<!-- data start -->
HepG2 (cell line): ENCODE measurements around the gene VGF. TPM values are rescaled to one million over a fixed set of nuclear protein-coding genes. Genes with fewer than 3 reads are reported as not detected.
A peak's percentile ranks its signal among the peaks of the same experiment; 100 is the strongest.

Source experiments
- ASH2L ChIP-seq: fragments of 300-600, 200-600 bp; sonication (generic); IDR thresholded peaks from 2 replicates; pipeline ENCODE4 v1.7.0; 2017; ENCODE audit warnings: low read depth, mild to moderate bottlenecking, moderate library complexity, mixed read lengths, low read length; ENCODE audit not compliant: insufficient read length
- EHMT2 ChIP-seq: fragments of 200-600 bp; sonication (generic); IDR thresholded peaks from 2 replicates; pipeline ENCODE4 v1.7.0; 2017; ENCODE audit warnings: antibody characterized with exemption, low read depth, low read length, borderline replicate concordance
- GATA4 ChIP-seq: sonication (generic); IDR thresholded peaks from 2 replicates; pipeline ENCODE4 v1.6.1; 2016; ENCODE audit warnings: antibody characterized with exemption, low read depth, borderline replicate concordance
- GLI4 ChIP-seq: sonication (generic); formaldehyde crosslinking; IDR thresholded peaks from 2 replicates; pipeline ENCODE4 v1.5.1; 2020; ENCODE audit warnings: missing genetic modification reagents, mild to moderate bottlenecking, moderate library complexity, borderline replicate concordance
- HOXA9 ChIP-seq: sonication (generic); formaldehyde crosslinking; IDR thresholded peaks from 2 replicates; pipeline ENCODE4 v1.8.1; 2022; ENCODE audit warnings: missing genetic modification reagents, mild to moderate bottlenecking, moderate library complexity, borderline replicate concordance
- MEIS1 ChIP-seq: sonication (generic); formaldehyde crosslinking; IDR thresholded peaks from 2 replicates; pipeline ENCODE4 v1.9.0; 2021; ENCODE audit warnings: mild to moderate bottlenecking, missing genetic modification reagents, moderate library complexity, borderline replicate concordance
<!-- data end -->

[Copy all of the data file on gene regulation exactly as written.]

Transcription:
HepG2 (cell line): ENCODE measurements around the gene VGF. TPM values are rescaled to one million over a fixed set of nuclear protein-coding genes. Genes with fewer than 3 reads are reported as not detected.
A peak's percentile ranks its signal among the peaks of the same experiment; 100 is the strongest.

Source experiments
- ASH2L ChIP-seq: fragments of 300-600, 200-600 bp; sonication (generic); IDR thresholded peaks from 2 replicates; pipeline ENCODE4 v1.7.0; 2017; ENCODE audit warnings: low read depth, mild to moderate bottlenecking, moderate library complexity, mixed read lengths, low read length; ENCODE audit not compliant: insufficient read length
- EHMT2 ChIP-seq: fragments of 200-600 bp; sonication (generic); IDR thresholded peaks from 2 replicates; pipeline ENCODE4 v1.7.0; 2017; ENCODE audit warnings: antibody characterized with exemption, low read depth, low read length, borderline replicate concordance
- GATA4 ChIP-seq: sonication (generic); IDR thresholded peaks from 2 replicates; pipeline ENCODE4 v1.6.1; 2016; ENCODE audit warnings: antibody characterized with exemption, low read depth, borderline replicate concordance
- GLI4 ChIP-seq: sonication (generic); formaldehyde crosslinking; IDR thresholded peaks from 2 replicates; pipeline ENCODE4 v1.5.1; 2020; ENCODE audit warnings: missing genetic modification reagents, mild to moderate bottlenecking, moderate library complexity, borderline replicate concordance
- HOXA9 ChIP-seq: sonication (generic); formaldehyde crosslinking; IDR thresholded peaks from 2 replicates; pipeline ENCODE4 v1.8.1; 2022; ENCODE audit warnings: missing genetic modification reagents, mild to moderate bottlenecking, moderate library complexity, borderline replicate concordance
- MEIS1 ChIP-seq: sonication (generic); formaldehyde crosslinking; IDR thresholded peaks from 2 replicates; pipeline ENCODE4 v1.9.0; 2021; ENCODE audit warnings: mild to moderate bottlenecking, missing genetic modification reagents, moderate library complexity, borderline replicate concordance